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Evolution of Esophagectomy for Cancer Over 30 Years: Changes in Presentation, Management and Outcomes

Lookup NU author(s): Professor Michael Griffin, Rhys Jones, Maziar Navidi, Shajahan Wahed, Arul Immanuel, Nick Hayes, Professor Alexander PhillipsORCiD



This work is licensed under a Creative Commons Attribution 4.0 International License (CC BY 4.0).


© 2020, The Author(s). Background: Esophageal cancer has seen a considerable change in management and outcomes over the last 30 years. Historically, the overall prognosis has been regarded as poor; however, the use of multimodal treatment and the integration of enhanced recovery pathways have improved short- and long-term outcomes. Objective: The aim of this study was to evaluate the changing trends in presentation, management, and outcomes for patients undergoing surgical treatment for esophageal cancer over 30 years from a single-center, high-volume unit in the UK. Patients and Methods: Data from consecutive patients undergoing esophagectomy for cancer (adenocarcinoma or squamous cell carcinoma) between 1989 and 2018 from a single-center, high-volume unit were reviewed. Presentation method, management strategies, and outcomes were evaluated. Patients were grouped into successive 5-year cohorts for comparison and evaluation of changing trends. Results: Between 1989 and 2018, 1486 patients underwent esophagectomy for cancer. Median age was 65 years (interquartile range [IQR] 59–71) and 1105 (75%) patients were male. Adenocarcinoma constituted 1105 (75%) patients, and overall median survival was 29 months (IQR 15–68). Patient presentation changed, with epigastric discomfort now the most common presentation (70%). An improvement in mortality from 5 to 2% (p < 0.001) was seen over the time period, and overall survival improved from 22 to 56 months (p < 0.001); however, morbidity increased from 54 to 68% (p = 0.004). Conclusions: Long-term outcomes have significantly improved over the 30-year study period. In addition, mortality and length of stay have improved despite an increase in complications. The reasons for this are multifactorial and include the use of perioperative chemo(radio)therapy, the introduction of an enhanced recovery pathway, and improved patient selection.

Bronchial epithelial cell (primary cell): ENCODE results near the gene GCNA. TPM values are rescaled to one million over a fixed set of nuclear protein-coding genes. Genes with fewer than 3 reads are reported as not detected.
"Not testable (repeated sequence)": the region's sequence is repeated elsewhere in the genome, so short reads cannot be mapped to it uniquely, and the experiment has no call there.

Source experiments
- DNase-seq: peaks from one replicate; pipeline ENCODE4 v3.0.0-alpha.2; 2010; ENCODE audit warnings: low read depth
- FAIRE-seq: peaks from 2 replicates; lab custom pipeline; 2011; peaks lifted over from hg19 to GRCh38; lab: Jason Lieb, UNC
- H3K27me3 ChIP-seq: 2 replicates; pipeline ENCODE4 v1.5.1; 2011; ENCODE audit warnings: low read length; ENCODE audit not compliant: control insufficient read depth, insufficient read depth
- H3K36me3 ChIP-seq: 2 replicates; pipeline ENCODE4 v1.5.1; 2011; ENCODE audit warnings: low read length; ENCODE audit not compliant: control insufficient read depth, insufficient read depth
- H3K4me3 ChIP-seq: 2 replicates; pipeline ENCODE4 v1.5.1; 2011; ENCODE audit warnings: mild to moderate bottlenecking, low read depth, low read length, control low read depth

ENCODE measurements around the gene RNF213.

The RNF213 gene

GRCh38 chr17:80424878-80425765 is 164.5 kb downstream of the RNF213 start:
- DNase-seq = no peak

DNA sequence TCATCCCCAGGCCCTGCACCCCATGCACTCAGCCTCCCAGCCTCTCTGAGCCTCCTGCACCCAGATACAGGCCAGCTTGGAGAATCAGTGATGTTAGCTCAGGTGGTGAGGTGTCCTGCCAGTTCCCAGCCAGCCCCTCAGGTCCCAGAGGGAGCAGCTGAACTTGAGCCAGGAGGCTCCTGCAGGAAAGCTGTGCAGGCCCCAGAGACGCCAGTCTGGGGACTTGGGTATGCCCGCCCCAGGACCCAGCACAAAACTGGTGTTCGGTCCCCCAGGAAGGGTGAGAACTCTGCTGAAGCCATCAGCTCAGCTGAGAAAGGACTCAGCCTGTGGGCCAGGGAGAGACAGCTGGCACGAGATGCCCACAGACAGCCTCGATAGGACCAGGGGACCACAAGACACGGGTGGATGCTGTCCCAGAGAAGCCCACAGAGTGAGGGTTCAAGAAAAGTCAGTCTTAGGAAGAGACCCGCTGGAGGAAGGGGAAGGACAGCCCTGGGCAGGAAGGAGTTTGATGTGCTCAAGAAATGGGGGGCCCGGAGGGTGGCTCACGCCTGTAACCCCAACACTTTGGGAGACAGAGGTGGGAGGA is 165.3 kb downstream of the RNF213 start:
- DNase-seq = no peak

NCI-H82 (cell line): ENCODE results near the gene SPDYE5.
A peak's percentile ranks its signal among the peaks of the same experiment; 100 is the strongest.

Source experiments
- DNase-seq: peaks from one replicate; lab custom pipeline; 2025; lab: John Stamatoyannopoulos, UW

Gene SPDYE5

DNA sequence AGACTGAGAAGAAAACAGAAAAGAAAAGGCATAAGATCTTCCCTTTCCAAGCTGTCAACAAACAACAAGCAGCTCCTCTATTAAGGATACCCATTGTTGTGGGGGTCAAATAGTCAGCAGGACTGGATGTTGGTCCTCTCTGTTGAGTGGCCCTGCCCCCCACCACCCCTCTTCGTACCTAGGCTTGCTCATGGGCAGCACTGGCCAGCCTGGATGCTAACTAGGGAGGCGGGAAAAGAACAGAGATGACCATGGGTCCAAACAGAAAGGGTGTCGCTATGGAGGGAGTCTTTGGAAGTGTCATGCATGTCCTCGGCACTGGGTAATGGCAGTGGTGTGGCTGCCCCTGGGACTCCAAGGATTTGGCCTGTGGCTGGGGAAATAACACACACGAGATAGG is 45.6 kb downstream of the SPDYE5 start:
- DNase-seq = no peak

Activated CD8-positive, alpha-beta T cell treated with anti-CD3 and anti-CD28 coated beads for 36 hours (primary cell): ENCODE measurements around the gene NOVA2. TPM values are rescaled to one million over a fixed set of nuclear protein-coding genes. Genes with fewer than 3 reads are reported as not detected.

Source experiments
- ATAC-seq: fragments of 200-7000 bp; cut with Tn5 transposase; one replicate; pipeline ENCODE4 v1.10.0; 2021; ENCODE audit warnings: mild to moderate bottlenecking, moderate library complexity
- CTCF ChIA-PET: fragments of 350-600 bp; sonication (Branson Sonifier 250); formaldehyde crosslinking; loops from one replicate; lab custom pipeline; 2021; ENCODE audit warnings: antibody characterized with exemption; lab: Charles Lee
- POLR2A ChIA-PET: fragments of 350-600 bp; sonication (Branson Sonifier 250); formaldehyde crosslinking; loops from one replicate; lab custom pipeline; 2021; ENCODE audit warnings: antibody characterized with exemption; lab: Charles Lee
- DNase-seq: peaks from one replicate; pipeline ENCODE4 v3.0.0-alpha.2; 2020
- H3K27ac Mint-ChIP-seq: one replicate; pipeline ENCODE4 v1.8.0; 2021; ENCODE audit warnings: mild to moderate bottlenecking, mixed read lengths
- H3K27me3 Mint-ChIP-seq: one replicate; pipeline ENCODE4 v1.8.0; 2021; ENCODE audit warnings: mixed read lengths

Publication metadata

Author(s): Griffin SM, Jones R, Kamarajah SK, Navidi M, Wahed S, Immanuel A, Hayes N, Phillips AW

Publication type: Article

Publication status: Published

Journal: Annals of Surgical Oncology

Year: 2021

Volume: 28

Pages: 3011-3022

Print publication date: 01/06/2021

Online publication date: 18/10/2020

Acceptance date: 03/08/2020

Date deposited: 16/12/2020

ISSN (print): 1068-9265

ISSN (electronic): 1534-4681

Publisher: Springer Science and Business Media Deutschland GmbH


DOI: 10.1245/s10434-020-09200-3


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